Louder and nastier than ever!
Heavy Metal is the ultimate collection of garish fantasies aimed at every adolescent male's desires for sex, violence, and rock and roll.
Facts of the Case
A mysterious glowing green orb called the Loc-Nar travels the universe as the source of all evil. It travels by chance, passing from the hand of one unsuspecting victim to the next, making its way through time and space seemingly by pure chance. Like the fabled One Ring, the Loc-Nar brings chaos, pain, and death to all who cross its path.
Heavy Metal follows the Loc-Nar through several encounters in time and space, from present-day Earth to fantastic space settings to post-apocalyptic landscapes to alternate realities. As it relates each tale of despair and destruction, it unwittingly sows the seeds of its own defeat and humanity's ultimate rescue.
Heavy Metalis less a unified whole and more a string of mini-vignettes, each one imagining a different sort of evil caused by the Loc-Nar's malevolent presence. These vignettes vary in length and quality of animation, ranging from Beavis and Butthead crudity in some of the earlier segments to some fairly impressive pseudo-anime in the climatic final sequences.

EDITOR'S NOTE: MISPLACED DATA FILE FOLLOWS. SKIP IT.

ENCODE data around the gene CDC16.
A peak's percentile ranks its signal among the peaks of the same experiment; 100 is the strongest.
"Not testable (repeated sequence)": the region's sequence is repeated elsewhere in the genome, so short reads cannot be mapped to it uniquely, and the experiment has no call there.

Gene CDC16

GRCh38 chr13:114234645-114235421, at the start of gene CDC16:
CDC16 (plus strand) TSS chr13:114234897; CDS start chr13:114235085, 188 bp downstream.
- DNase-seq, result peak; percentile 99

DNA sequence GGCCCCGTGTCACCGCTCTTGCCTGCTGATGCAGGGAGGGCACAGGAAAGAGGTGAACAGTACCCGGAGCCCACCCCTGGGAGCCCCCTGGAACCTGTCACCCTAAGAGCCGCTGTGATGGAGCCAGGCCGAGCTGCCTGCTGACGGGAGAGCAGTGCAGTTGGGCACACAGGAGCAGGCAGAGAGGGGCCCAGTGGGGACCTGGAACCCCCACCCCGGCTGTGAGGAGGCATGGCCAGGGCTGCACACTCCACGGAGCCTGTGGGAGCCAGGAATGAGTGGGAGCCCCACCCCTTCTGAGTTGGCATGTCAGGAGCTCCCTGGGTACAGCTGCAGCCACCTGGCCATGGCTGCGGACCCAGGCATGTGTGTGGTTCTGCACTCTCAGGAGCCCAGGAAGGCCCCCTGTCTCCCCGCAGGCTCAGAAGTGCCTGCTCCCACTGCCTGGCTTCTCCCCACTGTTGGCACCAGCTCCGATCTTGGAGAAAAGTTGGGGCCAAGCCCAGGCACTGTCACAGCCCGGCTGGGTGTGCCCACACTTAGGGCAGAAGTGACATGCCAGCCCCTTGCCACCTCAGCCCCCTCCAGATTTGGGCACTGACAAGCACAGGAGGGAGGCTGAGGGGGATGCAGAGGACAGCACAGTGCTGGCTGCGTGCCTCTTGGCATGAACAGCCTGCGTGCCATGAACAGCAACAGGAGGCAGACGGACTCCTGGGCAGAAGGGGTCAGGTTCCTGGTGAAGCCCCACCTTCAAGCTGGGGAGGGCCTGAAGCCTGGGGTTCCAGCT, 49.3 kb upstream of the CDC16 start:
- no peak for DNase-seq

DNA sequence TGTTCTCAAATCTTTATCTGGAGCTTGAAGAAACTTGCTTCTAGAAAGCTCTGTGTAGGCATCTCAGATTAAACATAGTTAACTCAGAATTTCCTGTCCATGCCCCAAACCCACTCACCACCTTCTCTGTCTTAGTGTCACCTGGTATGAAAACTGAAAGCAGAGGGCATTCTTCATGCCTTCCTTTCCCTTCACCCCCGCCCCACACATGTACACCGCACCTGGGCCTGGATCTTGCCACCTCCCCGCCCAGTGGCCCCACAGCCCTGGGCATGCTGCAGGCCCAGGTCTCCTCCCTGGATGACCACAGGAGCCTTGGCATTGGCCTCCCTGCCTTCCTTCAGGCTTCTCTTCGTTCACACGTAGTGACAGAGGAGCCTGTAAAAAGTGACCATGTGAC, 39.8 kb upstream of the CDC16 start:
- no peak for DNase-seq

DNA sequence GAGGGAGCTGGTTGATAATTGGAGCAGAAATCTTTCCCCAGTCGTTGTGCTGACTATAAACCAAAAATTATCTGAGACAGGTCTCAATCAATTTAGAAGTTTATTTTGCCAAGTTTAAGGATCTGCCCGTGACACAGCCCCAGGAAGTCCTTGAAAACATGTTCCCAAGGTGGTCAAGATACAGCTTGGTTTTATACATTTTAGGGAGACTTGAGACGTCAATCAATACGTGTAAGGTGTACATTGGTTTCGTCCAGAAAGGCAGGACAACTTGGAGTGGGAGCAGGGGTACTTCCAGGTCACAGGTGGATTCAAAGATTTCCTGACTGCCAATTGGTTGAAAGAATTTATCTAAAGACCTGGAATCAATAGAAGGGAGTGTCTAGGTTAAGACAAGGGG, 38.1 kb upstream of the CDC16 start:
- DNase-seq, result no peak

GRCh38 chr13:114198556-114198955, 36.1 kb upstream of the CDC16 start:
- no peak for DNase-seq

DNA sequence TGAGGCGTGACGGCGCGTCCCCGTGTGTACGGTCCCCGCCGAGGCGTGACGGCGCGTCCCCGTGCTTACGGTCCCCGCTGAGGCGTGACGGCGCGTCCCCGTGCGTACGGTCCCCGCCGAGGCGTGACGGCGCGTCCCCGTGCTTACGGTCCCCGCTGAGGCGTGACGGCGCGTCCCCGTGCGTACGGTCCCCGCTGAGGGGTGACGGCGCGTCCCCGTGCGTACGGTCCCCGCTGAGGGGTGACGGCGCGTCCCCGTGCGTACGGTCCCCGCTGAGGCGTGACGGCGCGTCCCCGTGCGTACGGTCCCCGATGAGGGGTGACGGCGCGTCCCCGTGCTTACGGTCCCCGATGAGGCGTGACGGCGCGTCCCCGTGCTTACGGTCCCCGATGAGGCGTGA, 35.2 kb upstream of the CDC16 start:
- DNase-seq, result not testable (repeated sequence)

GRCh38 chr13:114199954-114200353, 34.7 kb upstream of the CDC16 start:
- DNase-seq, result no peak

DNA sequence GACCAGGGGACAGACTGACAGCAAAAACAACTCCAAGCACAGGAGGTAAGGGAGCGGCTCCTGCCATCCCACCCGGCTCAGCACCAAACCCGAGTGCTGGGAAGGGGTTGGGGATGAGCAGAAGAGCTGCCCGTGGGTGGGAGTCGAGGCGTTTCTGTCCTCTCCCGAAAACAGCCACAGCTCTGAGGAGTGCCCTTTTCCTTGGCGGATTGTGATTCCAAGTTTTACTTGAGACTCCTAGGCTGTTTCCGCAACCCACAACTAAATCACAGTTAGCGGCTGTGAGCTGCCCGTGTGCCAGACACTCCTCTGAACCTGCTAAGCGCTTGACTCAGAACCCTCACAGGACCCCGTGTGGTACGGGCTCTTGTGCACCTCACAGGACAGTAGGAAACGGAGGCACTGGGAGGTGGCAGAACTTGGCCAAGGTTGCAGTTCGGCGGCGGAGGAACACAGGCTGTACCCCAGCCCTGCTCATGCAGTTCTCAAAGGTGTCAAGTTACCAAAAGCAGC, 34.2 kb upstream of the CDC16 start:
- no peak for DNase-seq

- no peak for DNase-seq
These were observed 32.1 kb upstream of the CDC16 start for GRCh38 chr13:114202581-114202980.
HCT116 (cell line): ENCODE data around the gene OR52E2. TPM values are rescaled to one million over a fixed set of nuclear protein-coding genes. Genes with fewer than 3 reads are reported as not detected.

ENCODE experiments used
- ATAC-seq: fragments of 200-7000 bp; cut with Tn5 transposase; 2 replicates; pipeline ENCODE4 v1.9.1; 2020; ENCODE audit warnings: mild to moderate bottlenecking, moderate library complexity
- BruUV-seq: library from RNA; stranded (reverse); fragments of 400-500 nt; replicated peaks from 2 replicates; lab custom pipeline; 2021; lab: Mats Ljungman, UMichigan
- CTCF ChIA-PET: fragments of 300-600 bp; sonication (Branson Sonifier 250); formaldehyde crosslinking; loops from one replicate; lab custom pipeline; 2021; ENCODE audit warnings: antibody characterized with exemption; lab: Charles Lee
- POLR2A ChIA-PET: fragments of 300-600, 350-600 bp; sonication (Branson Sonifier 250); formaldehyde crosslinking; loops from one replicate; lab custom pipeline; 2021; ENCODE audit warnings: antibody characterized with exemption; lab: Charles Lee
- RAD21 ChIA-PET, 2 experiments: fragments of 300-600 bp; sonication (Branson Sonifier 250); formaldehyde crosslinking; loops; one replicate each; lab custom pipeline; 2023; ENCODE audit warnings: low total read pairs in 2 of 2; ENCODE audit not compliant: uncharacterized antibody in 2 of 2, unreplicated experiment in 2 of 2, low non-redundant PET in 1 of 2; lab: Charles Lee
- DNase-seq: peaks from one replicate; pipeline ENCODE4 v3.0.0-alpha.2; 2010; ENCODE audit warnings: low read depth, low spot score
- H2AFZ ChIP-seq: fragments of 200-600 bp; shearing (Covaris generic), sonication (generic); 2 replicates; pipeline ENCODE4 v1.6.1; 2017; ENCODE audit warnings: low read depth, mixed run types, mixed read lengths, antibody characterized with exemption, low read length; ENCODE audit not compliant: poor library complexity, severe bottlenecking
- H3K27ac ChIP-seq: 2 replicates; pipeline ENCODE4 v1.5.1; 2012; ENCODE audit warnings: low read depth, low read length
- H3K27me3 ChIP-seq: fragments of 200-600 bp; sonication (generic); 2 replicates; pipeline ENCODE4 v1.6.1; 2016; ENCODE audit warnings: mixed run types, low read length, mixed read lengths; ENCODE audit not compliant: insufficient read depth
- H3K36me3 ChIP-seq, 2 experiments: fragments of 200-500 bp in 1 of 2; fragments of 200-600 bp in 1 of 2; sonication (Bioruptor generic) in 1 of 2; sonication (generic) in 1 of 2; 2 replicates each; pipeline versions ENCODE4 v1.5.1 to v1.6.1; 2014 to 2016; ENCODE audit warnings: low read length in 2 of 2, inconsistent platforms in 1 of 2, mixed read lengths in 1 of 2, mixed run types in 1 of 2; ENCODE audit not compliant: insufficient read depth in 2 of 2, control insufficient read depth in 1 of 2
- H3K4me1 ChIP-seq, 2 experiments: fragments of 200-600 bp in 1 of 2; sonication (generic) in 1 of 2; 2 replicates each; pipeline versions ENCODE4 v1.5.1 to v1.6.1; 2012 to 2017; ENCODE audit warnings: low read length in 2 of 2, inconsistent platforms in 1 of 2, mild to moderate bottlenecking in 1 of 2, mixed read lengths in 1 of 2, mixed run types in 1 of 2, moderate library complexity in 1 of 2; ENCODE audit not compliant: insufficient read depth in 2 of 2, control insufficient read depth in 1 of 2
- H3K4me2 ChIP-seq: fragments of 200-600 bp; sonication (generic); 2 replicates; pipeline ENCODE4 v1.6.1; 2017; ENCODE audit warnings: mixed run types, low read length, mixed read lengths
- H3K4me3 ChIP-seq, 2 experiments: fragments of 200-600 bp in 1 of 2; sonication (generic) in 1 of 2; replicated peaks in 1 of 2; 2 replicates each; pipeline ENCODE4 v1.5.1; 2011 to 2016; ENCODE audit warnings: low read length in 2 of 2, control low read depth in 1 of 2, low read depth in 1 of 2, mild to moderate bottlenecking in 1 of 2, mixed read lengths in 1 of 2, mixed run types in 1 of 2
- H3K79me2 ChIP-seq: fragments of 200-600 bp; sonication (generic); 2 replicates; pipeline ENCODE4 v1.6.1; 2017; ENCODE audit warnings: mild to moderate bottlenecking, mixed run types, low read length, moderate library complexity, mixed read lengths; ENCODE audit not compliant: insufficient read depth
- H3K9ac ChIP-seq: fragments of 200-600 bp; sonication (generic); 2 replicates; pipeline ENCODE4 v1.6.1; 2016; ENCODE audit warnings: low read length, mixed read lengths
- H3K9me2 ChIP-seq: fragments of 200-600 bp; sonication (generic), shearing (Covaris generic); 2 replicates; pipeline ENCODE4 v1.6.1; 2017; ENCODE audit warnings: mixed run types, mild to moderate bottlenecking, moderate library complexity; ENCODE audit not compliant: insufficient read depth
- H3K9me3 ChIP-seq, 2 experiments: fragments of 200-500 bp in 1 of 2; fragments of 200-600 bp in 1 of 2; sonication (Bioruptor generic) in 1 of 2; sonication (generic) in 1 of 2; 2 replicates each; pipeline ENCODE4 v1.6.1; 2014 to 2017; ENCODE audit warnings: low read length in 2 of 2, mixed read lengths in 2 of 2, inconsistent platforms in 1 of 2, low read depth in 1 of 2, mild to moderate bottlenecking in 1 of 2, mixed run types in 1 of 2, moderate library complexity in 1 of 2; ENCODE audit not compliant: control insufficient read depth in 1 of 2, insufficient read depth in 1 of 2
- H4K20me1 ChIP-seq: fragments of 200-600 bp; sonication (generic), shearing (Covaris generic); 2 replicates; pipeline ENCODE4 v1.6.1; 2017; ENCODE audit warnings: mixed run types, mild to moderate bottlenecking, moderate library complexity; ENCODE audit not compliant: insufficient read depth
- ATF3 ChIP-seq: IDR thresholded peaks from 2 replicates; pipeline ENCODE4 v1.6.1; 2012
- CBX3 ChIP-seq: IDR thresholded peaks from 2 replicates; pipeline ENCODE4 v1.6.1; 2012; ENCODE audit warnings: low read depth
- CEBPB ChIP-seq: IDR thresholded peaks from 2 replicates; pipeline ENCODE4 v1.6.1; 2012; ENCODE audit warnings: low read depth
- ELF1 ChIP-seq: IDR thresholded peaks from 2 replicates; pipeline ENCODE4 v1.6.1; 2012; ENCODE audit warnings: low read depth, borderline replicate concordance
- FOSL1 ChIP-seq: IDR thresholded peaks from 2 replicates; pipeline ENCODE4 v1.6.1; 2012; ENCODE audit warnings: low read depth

One segment in particular seems to sum up everything that Heavy Metal is about. In the segment entitled "Den," John Candy lends his vocal talents to the tale of a teenage science geek who is transported by the Loc-Nar to a different planet and transformed into a Conan-style musclebound warrior. Much mayhem, violence, and naked women ensue. This is a perfect summary of the male adolescent hormonal nihilistic fantasy world of Heavy Metal. Even the final segment, featuring a wordless female warrior who saves humanity from the evil of the Loc-Nar, has its share of gratuitous nudity and titillating scenarios. Over the top of this whole unappetizing mess is lavished a huge helping of gore. Not that I'm against gore in general—in fact, I rather enjoy cinematic violence and bloodshed—but the gore in Heavy Metal is gore for its own sake. It does not come as a logical result of the stories being told; rather, the stories, like the ones my friend Daryl and I used to write in eleventh grade English, seem engineered to get as much blood and guts on the screen as possible. It becomes laughable at times, like an episode of The Itchy and Scratchy Show set to rock music. This is particularly true in the intensely gory and pointless B-17 segment, where the power of the Loc-Nar turns the dead crewmen of a World War II bomber into zombies.